What a coincidence. Penrose believes that quantum gravity will eventually explain the U/R relationship. And if I am understanding him correctly, this relationship underlies practically the whole dualistic, mind-body, thought-extension dilemma. If we could understand the relationship between these two seemingly opposite and contradictory processes--nature becoming and nature appearing--we could at last be able to SEE. 

Said another way, it is only when nature is caught-in-the-act of becoming itself, that it displays its finite disguise. And by this I mean that what we observe and measure is at all times, nature in disguise.  "...an atomic electron has two guises.  When it exists in one guise the other becomes a disguise."8  The secret underlying this disguise--the relationship between becoming itself and presenting itself to itself:  its appearance!—is nothing less than the secret of gravitation. And once the idea of this collapse is surrendered, the secret itself is torn asunder.

Scientists have found it almost as difficult to accept the collapse as they have the spreading-out nature of all atomic entities.  In fact one cannot be considered unless the other is first considered. For the collapse is meaningless without the expansion. And if a scientist does accept that atomic particles expand in size, then they are forced into accepting the collapse. How could one assume otherwise—unless of course nature is, in fact, infinite?

J. von Neumann, in his famous Mathematical Foundations of Quantum theory, took much pains to study this phenomena. His conclusions may serve as the ultimate example of the difference between a description and the power of an explanation.

What he discovered was that the act of coupling the electron appropriately to the measuring device can indeed cause a collapse in the part of the wave function pertaining to our description of the electron, but that the wave function representing the system as a whole does not collapse. The conclusion of this analysis is known as "the measurement problem.”9

And this analysis, from what has been called the Copenhagen "Bible", is what led so many physicists to sustain the belief that the wave-world just doesn't exist.  For if the collapse doesn't exist, then surely spreading particles and atoms couldn't either, since everything in our world is made of these things.  But the term stayed and became part of the accepted terminology. And so did "the measurement problem."

This collapse is not found in the mathematical description, called the Schrödinger equation, that provides the time evolution of the wave.  The collapse is a consequence of adding an interpretation to the physics after the fact.  And the major reason this must be done is that no one quite knows what to do with the quantum wave function—the wave of all possibilities.  Is it real or is it just a fantasy...10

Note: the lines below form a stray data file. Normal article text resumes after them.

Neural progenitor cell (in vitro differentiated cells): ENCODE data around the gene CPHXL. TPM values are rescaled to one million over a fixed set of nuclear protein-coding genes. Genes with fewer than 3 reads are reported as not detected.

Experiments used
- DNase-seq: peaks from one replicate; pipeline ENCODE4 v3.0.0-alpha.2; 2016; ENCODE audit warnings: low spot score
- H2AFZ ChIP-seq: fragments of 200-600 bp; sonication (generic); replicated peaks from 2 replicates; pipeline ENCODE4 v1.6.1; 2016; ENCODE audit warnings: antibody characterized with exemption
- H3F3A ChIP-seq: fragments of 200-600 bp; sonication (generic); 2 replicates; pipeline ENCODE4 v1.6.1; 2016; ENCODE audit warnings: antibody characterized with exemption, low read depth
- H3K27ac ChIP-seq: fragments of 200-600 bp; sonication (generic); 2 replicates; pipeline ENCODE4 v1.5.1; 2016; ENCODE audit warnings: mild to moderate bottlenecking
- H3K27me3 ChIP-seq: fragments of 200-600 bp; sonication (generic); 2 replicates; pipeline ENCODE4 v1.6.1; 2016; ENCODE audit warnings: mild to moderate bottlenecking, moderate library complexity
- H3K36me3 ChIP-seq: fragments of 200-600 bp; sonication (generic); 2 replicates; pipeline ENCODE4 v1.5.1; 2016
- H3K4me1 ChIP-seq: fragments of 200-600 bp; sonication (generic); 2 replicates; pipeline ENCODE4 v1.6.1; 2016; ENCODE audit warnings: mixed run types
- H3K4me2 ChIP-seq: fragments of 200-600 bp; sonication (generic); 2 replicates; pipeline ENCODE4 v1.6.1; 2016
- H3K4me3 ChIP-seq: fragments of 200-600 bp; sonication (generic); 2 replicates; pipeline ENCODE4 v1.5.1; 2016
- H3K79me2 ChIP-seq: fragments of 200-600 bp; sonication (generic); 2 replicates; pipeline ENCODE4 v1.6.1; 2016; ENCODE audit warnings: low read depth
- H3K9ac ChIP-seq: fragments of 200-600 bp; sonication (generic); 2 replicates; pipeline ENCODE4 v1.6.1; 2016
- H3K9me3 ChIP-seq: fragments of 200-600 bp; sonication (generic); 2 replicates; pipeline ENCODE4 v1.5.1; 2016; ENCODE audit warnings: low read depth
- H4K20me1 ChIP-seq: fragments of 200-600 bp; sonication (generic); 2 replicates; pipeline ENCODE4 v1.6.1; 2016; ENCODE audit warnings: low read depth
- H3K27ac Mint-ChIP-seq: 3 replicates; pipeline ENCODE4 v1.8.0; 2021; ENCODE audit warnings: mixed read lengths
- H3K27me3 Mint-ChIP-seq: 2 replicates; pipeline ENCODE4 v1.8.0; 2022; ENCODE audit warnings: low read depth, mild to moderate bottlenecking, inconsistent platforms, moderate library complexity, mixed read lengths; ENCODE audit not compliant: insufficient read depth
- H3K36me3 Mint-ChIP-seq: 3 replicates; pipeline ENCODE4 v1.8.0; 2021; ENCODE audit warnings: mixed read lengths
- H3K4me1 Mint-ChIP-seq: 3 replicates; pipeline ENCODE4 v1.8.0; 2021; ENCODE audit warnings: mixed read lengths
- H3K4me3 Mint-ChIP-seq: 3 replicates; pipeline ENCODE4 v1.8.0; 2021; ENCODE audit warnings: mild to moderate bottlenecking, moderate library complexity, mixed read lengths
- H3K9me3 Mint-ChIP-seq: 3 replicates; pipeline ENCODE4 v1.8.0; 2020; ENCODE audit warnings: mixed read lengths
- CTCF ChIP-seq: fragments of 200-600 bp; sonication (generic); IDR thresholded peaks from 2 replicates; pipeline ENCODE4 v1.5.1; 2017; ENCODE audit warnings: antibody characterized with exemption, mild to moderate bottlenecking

It is one of the great ironies of nature and perhaps the very essence of the cosmic joke itself, that quantum theory has had practically all its successes precisely because it has not included gravity in its computations. It cannot, because, as we've shown earlier, the gravity of general relativity with its continuum is incompatible with the discontinuities of quantum theory. All attempts to quanticize gravity with "gravitons" produce infinities ad infinitum!  These gravitons must work on each other through the mediation of "virtual gravitons".  And then "we must suppose that each particle of matter is surrounded by an infinitely complex web of graviton loops.  Every level of looping adds a new infinity to the calculation."11

In other words, renormalization (the "parlor trick" detested by Pauli, Dirac, and so many others), subtracting a fictional infinity from a real infinity, can only be justified once. And then just barely. But with gravitons, it must be done infinitely (Infinity2).

Now the irony is that science has not come to terms with the fact that gravity is not a force, but an effect.  The very existence of the particle is gravitation; is the fourth dimension; is the wave function. Thus infinity compounds itself when forced upon itself.  The particle needs no external mediating force because it contains its own force to exist: its cause comes from within itself ("Natures source of movement is always from within itself")!

So the differences between the U (unitary evolution) and the R (observation--vector reduction) procedures are that U is an explanation and R is a description; U contains a force while R contains a reaction; U is the wave-world of causes and R is the particle world of effects; U represents becoming and R represents being; U is a continuum and R is discontinuous; U contains incredible possibilities whereas R contains impossible probabilities, and thus U is our four dimensional reality while R is our three dimensional appearance.  And in between these two processes lies transduction, the change in form (and thus the dimensions) that energy takes when an observation or measurement ensues. Whenever we attempt to catch nature in-the-act, we see effects, not causes. The cause is four-dimensional motion, which cannot be observed or measured absolutely.  Ever.